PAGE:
DNR to deer hunters: Don’t shoot a wolf

Madison – If deer hunters shoot a wolf this fall, the “mistaken
identity” excuse won’t get them out of trouble.

Last fall, DNR Conservation Warden David Youngquist, of Iowa
County, encountered two cases of hunters shooting wolves. Both deer
hunters believed they had coyotes in their sights when they pulled
the trigger. In each case, Youngquist determined the wolf shooting
was an honest mistake, so he issued warnings and seized the
animals.

This year, however, he’ll be issuing citations for any
accidental wolf kills.”The time for warnings is over,” Youngquist
said. “I think it’s to the point where people need to be more
careful.”

Wisconsin’s winter wolf population, before the 2008 pups were
born, was estimated to be at least 537 to 564 animals in 144 packs,
with 24 lone animals. In all likelihood, that’s a conservative
estimate. Wolf sightings were reported in 44 of the state’s 72
counties, and they likely now inhabit or travel through almost
every county in Wisconsin.

“Virtually all 11 counties that comprise the DNR South-Central
Region have had confirmed reports of wolf sightings,” said DNR
Warden Supervisor Chuck Horn, of Dodgeville. “As the wolf
population in the northern part of the state increases, animals are
naturally dispersed to other areas with the intention of
establishing new packs and territories.”

Deer hunters who mistakenly kill wolves generally believe they
are shooting at coyotes. Some hunters don’t think wolves are in
their area, so the wild-looking canine running past their deer
stand must be a coyote.

Youngquist suggests that all deer hunters look at pictures of
coyotes and wolves and compare the two animals.

“They’re pretty distinctively different,” he said. “First,
there’s a size difference. Coyotes don’t get over 30 to 40 pounds,
while wolves are longer-legged and are 70 to 150 pounds. The faces
look different. Coyotes have more pointed ears and a longer nose
than wolves.”

Wolves are much more massive animals, with blockier snouts and
medium-sized, rounded ears more in proportion to their heads.
Wolves stand 8 inches to a foot higher at the shoulder than
coyotes.

According to DNR records, at least five wolves were killed by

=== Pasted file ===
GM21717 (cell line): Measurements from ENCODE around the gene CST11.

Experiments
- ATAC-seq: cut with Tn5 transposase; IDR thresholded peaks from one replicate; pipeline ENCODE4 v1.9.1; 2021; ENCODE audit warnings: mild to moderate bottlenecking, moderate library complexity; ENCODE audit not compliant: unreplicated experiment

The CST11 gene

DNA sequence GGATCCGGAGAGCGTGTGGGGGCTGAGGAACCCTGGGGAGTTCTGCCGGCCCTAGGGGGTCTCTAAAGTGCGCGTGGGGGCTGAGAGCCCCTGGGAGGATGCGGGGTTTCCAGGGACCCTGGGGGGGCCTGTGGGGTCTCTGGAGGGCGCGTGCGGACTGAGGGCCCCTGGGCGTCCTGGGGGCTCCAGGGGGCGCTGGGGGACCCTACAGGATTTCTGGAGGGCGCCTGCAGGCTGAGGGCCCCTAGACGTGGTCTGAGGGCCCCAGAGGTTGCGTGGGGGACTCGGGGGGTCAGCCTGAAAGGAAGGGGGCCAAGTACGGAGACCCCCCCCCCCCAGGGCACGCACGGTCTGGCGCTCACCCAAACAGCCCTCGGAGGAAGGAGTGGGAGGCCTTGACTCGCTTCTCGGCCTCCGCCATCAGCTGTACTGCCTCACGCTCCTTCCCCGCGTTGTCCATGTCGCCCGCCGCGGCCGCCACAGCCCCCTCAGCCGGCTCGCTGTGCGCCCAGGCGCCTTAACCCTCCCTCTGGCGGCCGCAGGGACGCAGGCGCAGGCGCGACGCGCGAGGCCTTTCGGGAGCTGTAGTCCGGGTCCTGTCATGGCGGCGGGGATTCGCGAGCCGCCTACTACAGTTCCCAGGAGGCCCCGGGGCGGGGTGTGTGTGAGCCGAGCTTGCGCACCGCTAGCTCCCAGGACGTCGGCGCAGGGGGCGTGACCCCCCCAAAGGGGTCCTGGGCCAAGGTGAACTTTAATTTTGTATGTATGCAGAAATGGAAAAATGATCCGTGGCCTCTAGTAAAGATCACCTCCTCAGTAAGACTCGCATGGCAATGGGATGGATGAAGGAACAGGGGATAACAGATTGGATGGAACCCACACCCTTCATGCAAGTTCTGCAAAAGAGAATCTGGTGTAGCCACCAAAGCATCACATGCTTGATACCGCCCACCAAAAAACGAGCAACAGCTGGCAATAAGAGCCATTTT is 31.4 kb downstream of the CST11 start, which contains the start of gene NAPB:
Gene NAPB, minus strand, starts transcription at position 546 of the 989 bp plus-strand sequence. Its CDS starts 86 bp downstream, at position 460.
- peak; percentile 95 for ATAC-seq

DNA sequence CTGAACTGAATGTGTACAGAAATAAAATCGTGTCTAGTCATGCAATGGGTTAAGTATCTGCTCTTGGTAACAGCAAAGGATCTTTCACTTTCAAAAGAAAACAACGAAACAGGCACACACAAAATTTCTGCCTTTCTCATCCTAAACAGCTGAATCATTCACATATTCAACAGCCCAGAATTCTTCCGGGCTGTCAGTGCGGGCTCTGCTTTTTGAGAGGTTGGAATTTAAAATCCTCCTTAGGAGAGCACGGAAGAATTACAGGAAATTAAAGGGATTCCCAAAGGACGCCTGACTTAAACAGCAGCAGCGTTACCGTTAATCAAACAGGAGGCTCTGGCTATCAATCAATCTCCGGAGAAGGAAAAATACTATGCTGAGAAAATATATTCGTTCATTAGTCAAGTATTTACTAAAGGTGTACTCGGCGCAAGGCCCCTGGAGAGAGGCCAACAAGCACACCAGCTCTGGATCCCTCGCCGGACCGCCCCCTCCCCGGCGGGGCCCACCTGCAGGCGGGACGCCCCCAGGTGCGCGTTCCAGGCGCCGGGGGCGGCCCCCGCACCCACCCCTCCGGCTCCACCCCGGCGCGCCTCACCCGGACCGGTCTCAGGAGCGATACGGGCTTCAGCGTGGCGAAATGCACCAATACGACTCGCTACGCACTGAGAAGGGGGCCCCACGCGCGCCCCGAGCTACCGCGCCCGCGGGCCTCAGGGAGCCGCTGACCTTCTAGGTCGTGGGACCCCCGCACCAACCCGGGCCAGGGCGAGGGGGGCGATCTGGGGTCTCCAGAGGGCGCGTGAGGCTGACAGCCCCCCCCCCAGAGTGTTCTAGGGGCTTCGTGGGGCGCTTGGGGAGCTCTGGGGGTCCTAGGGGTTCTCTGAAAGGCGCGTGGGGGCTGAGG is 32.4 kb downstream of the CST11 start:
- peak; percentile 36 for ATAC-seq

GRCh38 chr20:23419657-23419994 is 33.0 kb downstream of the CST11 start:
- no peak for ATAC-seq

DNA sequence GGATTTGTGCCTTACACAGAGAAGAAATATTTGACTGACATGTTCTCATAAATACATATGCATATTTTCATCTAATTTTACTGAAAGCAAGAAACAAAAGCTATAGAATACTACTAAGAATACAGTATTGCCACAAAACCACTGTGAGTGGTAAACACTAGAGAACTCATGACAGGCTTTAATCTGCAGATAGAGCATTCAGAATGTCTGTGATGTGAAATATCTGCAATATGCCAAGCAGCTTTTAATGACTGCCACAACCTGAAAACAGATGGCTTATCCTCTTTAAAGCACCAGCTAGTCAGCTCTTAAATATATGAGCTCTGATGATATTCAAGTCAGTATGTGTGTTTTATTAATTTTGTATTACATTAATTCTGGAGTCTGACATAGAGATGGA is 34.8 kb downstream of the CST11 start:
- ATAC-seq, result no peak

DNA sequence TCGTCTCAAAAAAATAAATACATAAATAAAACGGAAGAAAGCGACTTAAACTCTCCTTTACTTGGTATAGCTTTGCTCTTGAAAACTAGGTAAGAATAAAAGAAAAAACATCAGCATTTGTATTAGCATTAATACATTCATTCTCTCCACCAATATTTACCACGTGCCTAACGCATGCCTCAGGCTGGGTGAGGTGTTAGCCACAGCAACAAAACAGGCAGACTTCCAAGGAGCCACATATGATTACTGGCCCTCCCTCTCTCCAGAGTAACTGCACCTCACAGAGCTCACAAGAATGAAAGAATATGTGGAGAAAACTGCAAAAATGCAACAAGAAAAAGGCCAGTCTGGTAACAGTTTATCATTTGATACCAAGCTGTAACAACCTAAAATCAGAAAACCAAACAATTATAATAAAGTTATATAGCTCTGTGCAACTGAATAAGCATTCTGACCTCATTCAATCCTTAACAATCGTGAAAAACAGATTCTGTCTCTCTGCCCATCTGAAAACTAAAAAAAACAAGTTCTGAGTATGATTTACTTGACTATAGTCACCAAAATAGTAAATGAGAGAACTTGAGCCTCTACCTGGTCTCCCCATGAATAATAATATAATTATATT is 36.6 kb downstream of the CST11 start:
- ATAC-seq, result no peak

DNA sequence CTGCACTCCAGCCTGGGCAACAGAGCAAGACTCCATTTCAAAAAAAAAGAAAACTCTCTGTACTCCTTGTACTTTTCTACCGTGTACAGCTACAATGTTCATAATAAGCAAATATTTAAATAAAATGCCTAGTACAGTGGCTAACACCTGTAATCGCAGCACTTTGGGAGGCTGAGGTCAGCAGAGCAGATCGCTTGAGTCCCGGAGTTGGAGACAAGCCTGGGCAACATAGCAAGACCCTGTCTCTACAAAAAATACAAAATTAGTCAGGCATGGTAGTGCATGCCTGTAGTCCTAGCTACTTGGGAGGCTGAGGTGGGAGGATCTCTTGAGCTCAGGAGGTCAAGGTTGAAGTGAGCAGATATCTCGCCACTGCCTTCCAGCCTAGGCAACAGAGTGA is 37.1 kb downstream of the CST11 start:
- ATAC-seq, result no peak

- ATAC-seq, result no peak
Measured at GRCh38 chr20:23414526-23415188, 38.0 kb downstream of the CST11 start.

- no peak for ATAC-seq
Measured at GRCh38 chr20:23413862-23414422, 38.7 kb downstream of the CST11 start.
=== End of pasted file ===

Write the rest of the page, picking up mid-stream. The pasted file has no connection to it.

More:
deer hunters in 2007. One was shot Oct. 20 in Iowa County, and
another in Sauk County on Nov. 10. Two more were killed Nov. 20 –
one in Clark County and one in Oneida County – during the
traditional nine-day gun-deer season. Another was shot by a
bowhunter in Winnebago County on Dec. 29.

Coyote hunting is closed in northern Wisconsin during the gun
deer season, the muzzleloader season, and antlerless-only hunts.
The closed counties are: Ashland, Bayfield, Douglas, Florence,
Forest, Iron, Oneida, Price, Sawyer, and Vilas counties, and in
portions of Barron, Burnett, Chippewa, Langlade, Lincoln,
Marinette, Menominee, Oconto, Polk, Rusk, Taylor, and Washburn
counties. The closure is designed to eliminate the chance of a deer
hunter mistakenly shooting a wolf in areas where the population is
highest.

Gun deer hunters are more prone than predator hunters to
misidentify and shoot a wolf because many deer hunters don’t spend
as much time in the woods, Youngquist said. Deer hunters who see a
coyote or fox often will take advantage of the opportunity to shoot
the animal.

“Remember, one of the rules of hunter safety is ‘know your
target and beyond,’ ” he said. “If you’re not sure, don’t pull the
trigger.”

Shooting a wolf – even by accident – could be an expensive
error. Fines could run more than $4,000, Horn said.

As of Sept. 29, wolves are again afforded protection under the
federal Endangered Species Act. In response to a lawsuit by an
animal-rights group, U.S. District Court Judge Paul Friedman
ordered wolves relisted as endangered. The Great Lakes population
of wolves, which includes animals in Michigan, Minnesota, and
Wisconsin, was delisted March 12, 2007. More than 4,000 wolves roam
the three states, well above the threshold considered to be a fully
recovered population.

“As wolf numbers increase and challenges to the population
status are addressed down the road, we may once again have a
hunting season for wolves,” Horn said, “Until then, hunters should
be cautious and remember to be sure of their target.”

However, if a hunter shoots a wolf, the best action is to notify
a conservation warden rather than cover up the evidence.

“We’d rather not have (killing a wolf) happen at all,”
Youngquist said. “We’d rather do preventative enforcement.”

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